8. Quantitative and Qualitative Responses to Topical Cold in Healthy Caucasians Show Variance between Individuals but High Test-Retest Reliability

    PubMed Central

    Moss, Penny; Whitnell, Jasmine; Wright, Anthony

    2016-01-01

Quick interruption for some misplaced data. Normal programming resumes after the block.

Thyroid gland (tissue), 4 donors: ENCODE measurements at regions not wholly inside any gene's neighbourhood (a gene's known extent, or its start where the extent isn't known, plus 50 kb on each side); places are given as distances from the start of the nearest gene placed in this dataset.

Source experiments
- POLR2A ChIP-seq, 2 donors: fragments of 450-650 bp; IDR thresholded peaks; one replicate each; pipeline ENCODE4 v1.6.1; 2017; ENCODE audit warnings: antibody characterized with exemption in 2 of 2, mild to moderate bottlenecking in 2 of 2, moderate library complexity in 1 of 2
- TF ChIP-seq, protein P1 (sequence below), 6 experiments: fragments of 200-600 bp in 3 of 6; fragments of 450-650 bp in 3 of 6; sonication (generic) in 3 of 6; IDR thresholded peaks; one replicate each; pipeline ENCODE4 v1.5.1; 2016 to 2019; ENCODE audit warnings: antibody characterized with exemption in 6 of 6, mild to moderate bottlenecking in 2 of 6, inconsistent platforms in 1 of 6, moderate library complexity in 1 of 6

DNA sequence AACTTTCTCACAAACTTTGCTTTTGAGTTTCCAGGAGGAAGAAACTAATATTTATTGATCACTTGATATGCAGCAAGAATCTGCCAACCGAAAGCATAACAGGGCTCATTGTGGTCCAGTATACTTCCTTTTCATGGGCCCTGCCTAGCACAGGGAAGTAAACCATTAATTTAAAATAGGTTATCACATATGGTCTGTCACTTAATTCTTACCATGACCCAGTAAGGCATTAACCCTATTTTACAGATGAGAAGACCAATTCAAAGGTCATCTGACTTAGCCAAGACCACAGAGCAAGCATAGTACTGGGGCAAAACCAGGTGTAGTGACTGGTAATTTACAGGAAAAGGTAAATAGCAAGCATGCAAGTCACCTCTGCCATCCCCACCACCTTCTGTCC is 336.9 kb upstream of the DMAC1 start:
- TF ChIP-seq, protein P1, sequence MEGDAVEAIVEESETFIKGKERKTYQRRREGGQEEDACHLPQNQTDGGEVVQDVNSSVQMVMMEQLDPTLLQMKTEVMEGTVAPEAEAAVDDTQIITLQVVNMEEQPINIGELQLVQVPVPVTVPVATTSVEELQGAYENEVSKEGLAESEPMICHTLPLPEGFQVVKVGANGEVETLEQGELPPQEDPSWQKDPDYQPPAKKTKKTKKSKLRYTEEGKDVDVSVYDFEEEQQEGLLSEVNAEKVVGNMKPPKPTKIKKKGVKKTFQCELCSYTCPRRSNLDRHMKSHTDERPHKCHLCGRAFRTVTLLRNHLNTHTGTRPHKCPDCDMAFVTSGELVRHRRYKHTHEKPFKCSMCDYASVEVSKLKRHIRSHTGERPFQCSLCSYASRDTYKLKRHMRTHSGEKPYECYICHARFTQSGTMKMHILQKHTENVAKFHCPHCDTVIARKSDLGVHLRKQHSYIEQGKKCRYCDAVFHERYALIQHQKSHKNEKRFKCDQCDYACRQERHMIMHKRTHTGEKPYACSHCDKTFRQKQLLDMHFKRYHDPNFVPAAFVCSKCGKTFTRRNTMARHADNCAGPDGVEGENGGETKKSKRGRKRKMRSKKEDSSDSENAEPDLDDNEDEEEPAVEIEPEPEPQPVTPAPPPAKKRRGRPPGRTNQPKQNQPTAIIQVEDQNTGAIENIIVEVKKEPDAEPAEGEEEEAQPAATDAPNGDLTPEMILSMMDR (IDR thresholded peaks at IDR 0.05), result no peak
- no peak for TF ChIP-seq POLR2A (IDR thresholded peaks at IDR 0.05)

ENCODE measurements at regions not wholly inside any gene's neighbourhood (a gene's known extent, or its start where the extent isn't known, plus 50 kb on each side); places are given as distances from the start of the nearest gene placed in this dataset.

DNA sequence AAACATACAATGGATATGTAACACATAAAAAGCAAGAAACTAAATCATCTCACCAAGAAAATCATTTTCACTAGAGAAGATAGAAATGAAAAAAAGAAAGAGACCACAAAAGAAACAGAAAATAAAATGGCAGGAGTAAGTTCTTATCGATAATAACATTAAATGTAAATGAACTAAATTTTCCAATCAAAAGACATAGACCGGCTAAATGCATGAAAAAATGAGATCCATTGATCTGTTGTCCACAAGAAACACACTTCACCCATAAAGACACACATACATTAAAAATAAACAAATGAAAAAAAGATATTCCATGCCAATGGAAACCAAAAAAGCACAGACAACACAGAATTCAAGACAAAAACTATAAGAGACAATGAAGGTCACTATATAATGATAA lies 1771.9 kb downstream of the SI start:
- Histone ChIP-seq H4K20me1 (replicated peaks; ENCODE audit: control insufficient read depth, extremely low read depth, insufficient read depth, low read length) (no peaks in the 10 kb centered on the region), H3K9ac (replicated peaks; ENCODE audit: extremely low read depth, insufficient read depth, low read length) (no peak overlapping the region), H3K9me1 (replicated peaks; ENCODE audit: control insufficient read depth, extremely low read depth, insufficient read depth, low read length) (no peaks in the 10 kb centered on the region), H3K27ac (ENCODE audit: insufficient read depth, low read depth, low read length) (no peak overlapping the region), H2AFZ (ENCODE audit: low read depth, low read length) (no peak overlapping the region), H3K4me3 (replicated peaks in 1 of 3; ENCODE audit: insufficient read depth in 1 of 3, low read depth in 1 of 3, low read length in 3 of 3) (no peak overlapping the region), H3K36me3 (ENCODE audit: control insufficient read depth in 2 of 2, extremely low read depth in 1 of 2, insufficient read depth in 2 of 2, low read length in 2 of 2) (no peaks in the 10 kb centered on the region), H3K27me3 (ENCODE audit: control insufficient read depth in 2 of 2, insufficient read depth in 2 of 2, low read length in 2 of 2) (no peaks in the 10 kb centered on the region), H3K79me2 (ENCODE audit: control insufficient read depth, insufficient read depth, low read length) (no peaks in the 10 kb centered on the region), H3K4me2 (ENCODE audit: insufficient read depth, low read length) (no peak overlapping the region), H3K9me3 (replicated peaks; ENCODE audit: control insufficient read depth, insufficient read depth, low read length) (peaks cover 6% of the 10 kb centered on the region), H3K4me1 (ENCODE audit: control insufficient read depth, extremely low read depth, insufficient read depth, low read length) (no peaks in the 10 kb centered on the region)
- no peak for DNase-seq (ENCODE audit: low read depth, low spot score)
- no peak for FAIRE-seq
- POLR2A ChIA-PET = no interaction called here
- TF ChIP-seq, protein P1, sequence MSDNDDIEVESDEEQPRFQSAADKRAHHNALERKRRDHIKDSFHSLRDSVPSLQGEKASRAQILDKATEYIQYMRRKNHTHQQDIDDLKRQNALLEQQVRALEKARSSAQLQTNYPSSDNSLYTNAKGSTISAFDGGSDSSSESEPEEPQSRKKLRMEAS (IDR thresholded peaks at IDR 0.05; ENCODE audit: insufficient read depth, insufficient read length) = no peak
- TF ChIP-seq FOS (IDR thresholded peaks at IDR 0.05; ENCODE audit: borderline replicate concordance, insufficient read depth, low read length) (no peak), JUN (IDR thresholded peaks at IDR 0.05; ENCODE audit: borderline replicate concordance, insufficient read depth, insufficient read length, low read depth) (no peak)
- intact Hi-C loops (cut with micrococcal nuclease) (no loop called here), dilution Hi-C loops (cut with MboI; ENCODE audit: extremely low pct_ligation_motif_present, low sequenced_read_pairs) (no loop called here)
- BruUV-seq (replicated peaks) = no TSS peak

Increased sensitivity to cold may be a predictor of persistent pain, but cold pain threshold is often viewed as unreliable. This study aimed to determine the within-subject reliability and between-subject variance of cold response, measured comprehensively as cold pain threshold plus pain intensity and sensation quality at threshold. A test-retest design was used over three sessions, one day apart. Response to cold was assessed at four sites (thenar eminence, volar forearm, tibialis anterior, plantar foot). Cold pain threshold was measured using a Medoc thermode and standard method of limits. Intensity of pain at threshold was rated using a 10cm visual analogue scale. Quality of sensation at threshold was quantified with indices calculated from subjects' selection of descriptors from a standard McGill Pain Questionnaire. Within-subject reliability for each measure was calculated with intra-class correlation coefficients and between-subject variance was evaluated as group coefficient of variation percentage (CV%). Gender and site comparisons were also made. Forty-five healthy adults participated: 20 male, 25 female; mean age 29 (range 18–56) years. All measures at all four test sites showed high within-subject reliability: cold pain thresholds r = 0.92–0.95; pain rating r = 0.93–0.97; McGill pain quality indices r = 0.87–0.85. In contrast, all measures showed wide between-subject variance (CV% between 51.4% and 92.5%). Upper limb sites were consistently more sensitive than lower limb sites, but equally reliable. Females showed elevated cold pain thresholds, although similar pain intensity and quality to males. Females were also more reliable and showed lower variance for all measures. Thus, although there was clear population variation, response to cold for healthy individuals was found to be highly reliable, whether measured as pain threshold, pain intensity or sensation quality. A comprehensive approach to cold response testing therefore may add validity